The benefits of constructing hydroelectric power plants extend beyond energy production. The reservoirs created by these projects can serve as water sources for irrigation, supporting agricultural development and food security. Additionally, the surplus electricity generated can be exported to neighboring countries, creating opportunities for regional energy cooperation and economic integration.
The construction of domestic hydroelectric infrastructure empowers South Sudan to exercise greater control over its energy policies, pricing, and distribution. By owning and managing its power plants, the country can tailor its energy strategy to meet its specific needs and goals. This level of autonomy enables efficient planning, reliable pricing, and effective management of the energy sector, fostering a conducive environment for business and industrial growth.
Moreover, investing in hydroelectricity development contributes to the long-term sustainability of South Sudan’s energy sector. Unlike finite fossil fuel resources, hydroelectric power relies on renewable water resources, ensuring a constant and reliable source of electricity for generations to come. This stability reduces vulnerability to price fluctuations in the global energy market, providing a solid foundation for sustainable economic development and social progress.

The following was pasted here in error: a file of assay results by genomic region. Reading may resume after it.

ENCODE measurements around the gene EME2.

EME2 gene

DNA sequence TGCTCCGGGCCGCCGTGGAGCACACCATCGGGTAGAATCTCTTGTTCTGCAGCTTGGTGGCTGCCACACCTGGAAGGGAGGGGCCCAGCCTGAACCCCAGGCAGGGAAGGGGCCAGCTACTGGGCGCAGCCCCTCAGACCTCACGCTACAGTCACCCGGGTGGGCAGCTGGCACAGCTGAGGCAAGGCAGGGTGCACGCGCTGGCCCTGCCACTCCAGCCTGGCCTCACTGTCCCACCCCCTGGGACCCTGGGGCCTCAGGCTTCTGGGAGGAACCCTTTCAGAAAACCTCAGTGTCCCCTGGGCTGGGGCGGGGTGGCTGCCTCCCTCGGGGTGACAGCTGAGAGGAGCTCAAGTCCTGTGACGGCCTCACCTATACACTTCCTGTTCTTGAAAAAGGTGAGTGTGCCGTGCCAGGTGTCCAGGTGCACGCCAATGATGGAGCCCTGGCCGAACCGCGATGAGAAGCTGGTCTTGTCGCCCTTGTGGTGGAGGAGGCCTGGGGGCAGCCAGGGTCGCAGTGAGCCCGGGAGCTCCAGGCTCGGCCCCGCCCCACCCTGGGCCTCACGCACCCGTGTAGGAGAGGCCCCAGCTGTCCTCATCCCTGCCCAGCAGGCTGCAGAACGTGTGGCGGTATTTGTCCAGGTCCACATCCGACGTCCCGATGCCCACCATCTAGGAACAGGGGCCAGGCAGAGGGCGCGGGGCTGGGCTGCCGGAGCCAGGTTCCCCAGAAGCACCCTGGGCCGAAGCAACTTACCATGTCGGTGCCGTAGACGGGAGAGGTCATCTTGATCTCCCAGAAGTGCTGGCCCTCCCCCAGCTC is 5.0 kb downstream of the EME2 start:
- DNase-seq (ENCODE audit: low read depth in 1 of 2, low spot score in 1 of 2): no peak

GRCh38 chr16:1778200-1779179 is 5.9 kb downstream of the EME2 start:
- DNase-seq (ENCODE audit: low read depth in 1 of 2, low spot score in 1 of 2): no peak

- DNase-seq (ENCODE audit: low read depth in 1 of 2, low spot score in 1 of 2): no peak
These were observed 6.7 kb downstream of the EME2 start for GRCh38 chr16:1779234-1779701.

In conclusion, South Sudan should revoke its decision to import electricity from Uganda but rather construct its own hydroelectric power plants that can bring forth numerous advantages for the nation. Energy independence, economic growth, job creation, tapping into renewable resources, water supply for agriculture, regional cooperation, enhanced control over energy policies, and long-term sustainability are among the key benefits. By investing in its own hydroelectric infrastructure, South Sudan is paving the way for a brighter and more prosperous future, ensuring a reliable and sustainable energy supply for its citizens while contributing to a greener planet.
The author, James Bilal is passionate about defending Human Rights and is a researcher. He is currently working as the Coordinator of South Sudan Human Rights Defenders Network –SSHRDN. He can be reached via email at email@example.com